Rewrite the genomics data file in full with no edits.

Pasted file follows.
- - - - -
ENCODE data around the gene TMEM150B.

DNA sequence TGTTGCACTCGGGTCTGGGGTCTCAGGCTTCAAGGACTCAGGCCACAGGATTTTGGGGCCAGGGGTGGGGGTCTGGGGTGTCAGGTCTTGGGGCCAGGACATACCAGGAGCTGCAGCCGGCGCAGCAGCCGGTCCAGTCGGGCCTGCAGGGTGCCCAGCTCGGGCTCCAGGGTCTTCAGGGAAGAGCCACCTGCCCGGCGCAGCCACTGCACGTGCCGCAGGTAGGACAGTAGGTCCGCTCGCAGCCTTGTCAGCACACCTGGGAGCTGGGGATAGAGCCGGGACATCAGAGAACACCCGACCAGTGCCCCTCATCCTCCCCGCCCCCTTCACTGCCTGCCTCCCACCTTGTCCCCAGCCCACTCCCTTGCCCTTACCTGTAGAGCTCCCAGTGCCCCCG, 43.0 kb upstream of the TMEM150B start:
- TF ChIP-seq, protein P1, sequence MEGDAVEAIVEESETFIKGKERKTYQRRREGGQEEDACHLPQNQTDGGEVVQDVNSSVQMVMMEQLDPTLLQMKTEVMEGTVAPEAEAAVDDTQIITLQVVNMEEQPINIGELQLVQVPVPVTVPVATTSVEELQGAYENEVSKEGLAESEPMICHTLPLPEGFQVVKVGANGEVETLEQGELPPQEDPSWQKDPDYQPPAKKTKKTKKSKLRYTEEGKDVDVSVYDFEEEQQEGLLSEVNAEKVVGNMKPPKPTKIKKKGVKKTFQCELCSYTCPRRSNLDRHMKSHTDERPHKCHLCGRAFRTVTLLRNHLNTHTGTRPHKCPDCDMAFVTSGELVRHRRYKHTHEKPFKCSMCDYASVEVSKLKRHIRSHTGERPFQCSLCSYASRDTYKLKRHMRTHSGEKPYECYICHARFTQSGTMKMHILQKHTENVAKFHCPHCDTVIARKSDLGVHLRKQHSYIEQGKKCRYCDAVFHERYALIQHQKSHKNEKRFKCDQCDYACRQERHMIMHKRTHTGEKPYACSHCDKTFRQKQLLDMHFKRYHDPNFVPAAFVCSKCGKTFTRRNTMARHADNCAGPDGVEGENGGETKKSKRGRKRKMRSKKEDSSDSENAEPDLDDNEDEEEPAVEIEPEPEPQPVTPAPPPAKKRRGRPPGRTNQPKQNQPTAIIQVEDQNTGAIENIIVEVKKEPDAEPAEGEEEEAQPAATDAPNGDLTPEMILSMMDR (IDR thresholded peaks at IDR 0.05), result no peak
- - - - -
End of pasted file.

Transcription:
ENCODE data around the gene TMEM150B.

DNA sequence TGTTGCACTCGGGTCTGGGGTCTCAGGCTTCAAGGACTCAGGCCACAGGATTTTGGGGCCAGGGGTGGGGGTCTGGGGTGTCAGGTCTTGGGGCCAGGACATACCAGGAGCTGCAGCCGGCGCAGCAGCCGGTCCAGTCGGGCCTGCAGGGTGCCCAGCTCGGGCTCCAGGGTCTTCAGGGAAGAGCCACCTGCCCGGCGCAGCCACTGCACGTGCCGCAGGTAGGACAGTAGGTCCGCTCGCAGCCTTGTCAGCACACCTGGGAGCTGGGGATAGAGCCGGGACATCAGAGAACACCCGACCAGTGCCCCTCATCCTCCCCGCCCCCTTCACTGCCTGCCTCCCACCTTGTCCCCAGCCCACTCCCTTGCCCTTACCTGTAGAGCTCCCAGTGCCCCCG, 43.0 kb upstream of the TMEM150B start:
- TF ChIP-seq, protein P1, sequence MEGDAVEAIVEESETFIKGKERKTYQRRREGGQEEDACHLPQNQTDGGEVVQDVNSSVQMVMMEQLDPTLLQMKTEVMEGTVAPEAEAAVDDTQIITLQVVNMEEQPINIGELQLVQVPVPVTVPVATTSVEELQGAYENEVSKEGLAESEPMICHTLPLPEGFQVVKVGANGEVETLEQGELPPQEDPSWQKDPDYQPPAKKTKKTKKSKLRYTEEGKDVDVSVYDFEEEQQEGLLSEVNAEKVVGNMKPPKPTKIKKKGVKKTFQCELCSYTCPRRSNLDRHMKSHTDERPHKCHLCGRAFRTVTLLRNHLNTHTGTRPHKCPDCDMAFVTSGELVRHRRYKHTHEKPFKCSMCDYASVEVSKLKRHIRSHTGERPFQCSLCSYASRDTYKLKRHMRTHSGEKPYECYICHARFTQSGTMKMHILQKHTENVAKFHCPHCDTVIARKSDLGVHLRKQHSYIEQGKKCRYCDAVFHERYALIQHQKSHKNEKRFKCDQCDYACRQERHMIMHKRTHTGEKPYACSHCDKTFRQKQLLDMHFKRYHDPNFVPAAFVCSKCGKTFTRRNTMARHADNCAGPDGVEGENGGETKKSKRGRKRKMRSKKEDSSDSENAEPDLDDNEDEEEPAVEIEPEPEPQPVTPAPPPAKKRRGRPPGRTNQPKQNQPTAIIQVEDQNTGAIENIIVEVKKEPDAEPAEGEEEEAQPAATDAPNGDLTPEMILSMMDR (IDR thresholded peaks at IDR 0.05), result no peak